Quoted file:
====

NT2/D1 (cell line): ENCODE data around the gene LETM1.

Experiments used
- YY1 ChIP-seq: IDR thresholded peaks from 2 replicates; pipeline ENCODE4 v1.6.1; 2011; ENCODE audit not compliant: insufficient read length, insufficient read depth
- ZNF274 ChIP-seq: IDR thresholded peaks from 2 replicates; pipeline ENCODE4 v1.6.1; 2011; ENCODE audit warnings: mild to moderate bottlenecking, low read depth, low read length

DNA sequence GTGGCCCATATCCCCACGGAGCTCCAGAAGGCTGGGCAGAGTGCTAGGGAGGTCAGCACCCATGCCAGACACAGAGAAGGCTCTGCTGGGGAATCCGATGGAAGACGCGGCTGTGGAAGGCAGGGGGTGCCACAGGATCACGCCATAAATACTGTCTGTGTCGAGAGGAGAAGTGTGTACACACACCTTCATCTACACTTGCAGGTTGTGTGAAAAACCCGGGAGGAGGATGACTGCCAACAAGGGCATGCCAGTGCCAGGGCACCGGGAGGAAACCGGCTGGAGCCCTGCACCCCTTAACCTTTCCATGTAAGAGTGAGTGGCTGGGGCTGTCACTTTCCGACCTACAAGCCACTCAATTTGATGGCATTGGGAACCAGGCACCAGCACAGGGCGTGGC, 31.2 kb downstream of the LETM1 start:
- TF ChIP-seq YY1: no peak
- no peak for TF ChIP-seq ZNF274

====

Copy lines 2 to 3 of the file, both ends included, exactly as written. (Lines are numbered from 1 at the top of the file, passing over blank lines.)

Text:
Experiments used
- YY1 ChIP-seq: IDR thresholded peaks from 2 replicates; pipeline ENCODE4 v1.6.1; 2011; ENCODE audit not compliant: insufficient read length, insufficient read depth